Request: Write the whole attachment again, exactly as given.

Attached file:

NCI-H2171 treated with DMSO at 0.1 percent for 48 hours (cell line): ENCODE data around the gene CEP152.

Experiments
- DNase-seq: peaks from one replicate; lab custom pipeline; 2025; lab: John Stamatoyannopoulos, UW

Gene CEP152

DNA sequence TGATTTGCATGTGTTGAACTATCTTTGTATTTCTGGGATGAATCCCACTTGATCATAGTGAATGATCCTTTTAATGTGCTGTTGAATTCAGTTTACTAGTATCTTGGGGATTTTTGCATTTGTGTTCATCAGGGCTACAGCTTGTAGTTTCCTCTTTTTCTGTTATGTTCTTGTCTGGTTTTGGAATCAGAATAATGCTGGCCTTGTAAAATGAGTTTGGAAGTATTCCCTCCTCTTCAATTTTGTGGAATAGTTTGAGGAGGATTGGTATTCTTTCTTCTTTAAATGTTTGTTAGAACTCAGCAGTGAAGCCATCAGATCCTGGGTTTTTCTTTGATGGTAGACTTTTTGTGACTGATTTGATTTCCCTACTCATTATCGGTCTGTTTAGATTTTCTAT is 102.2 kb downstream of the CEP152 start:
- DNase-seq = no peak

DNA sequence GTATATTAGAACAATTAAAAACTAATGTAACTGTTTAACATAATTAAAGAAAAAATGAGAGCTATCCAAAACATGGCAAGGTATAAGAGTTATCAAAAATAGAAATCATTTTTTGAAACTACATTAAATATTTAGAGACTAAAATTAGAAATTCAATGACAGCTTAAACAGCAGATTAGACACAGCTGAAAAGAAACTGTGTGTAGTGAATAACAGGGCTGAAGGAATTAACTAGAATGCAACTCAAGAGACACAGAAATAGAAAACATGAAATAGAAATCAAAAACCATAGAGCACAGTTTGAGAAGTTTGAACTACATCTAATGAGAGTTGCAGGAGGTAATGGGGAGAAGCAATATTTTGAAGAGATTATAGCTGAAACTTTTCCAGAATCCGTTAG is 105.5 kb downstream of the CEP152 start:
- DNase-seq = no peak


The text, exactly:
NCI-H2171 treated with DMSO at 0.1 percent for 48 hours (cell line): ENCODE data around the gene CEP152.

Experiments
- DNase-seq: peaks from one replicate; lab custom pipeline; 2025; lab: John Stamatoyannopoulos, UW

Gene CEP152

DNA sequence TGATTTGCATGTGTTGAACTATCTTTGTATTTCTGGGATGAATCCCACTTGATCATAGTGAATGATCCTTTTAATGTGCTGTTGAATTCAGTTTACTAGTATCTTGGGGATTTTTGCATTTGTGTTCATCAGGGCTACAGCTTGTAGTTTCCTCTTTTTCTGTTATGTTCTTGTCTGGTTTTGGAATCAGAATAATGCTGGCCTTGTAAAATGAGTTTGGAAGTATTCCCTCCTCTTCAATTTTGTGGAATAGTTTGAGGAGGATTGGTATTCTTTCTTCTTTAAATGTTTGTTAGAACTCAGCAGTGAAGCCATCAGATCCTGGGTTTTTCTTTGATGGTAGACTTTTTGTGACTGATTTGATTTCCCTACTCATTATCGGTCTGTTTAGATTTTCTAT is 102.2 kb downstream of the CEP152 start:
- DNase-seq = no peak

DNA sequence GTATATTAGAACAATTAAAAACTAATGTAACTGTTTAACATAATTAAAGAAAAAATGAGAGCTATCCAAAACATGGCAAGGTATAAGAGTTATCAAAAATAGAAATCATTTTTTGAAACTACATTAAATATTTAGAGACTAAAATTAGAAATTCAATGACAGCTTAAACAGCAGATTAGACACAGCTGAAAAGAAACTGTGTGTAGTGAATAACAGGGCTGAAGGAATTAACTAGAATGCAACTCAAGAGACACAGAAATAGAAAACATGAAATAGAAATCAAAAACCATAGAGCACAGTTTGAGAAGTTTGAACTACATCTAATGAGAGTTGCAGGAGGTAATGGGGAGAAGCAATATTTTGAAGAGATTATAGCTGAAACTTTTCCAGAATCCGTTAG is 105.5 kb downstream of the CEP152 start:
- DNase-seq = no peak